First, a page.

A conversation is a two-way street where cooperation is paramount. When cooperation between two or more people ends, like in the heat of an argument when shouting ensues, the conversation is officially over too. But although humans are the only Earthlings gifted with the power of speech, researchers found at least two other species, namely bonobos and chimpanzees, make use of conversational cooperation.
The team made of researchers from Max Planck's Institute for Ornithology and Institute for Evolutionary Anthropology monitored the communicative gestures of mother-infant pairs in four communities: two of chimpanzee and two of bonobos. They chose to follow mother-infant interactions because these are somewhat analogous to human mother-baby ones, in the sense that these are limited to unarticulated sounds and gestures.
After two years of closely following the bonobos and chimps from the Salonga National Park and Luo Scientific Reserve in the Democratic Republic of Congo, researchers came to the conclusion that communicative exchanges in both species resemble cooperative turn-taking sequences in human conversation. In other words, the mothers and infants recognized the pair was engaged in a conversation, and each took turns to signal their thoughts or listen.
There were some slight, but important differences in the way the two species converse, too. Marlen Froehlich, one of the lead authors of the study published in Scientific Reports, said, "(for bonobos) gaze plays a more important role and they seem to anticipate signals before they have been fully articulated." Chimps, on the other hand, take their time and seem to use more complex cooperative elements like signaling, pausing and responding.
"By taking into consideration intra- and inter-species variability and by focusing on the mother-infant dyad, our results showed that all observed dyads across groups frequently engaged in turn-taking sequences to negotiate joint travel. They established participation frameworks via gaze, body orientation and the adjustment of initiation distance, and they used adjacency pair-like sequences characterized by gesture-response pairs and response waiting. Regarding temporal relationships between signals and responses, we found that mother-infant dyads of both species used the whole spectrum of responses, including immediate, overlapping and even delayed responses. Immediate responses match the temporal relations between turns in human speech consisting of relatively little cultural variation (e.g. overall cross-linguistic median of 100 ms, ranging from 0 ms in the English and Japanese culture, for instance, to 300 ms in the Danish and Lao culture)," the authores wrote in the study.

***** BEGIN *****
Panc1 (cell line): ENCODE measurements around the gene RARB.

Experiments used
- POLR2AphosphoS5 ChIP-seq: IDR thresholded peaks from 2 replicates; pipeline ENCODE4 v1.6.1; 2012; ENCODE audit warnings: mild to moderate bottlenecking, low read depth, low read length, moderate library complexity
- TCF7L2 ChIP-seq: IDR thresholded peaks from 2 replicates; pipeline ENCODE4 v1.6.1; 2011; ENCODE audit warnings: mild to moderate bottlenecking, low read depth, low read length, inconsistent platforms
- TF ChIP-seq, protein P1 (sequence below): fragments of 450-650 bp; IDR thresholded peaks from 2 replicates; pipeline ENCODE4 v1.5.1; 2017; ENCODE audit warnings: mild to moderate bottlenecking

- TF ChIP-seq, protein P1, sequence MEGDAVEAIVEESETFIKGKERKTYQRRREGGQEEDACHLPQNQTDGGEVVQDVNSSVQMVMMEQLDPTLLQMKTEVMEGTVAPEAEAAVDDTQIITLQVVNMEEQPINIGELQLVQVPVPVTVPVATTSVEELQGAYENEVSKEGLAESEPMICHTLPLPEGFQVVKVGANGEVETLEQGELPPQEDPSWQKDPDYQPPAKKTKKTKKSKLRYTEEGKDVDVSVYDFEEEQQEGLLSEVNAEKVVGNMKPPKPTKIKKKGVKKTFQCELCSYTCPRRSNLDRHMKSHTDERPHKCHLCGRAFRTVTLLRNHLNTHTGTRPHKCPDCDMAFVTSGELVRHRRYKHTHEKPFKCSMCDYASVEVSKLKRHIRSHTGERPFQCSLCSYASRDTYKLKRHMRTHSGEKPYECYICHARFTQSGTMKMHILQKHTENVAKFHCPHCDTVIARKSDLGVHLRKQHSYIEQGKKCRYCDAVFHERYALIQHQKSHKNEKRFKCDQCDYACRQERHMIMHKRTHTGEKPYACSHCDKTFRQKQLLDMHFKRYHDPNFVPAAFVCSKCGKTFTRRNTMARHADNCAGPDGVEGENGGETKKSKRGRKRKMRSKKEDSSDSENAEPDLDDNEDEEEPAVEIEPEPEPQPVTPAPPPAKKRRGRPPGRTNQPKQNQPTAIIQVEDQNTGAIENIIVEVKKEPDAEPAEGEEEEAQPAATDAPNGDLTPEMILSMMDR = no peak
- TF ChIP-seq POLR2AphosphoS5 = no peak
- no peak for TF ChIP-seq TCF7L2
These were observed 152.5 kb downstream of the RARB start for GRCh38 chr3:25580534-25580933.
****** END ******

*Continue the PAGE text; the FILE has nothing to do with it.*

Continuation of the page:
Following the way great apes cooperate, interact and converse in their highly complex societies might one day unravel the origin of human speech, a subject of great interest but also debate among scholars. Many agree, however, that the first precursors of speech were gestures. As such, bonobos might be the most representative animal model for understanding the very elemental prerequisites for human speech.
“Communicative interactions of great apes thus show the hallmarks of human social action during conversation and suggest that cooperative communication arose as a way of coordinating collaborative activities more efficiently,” says Simone Pika, head of the study.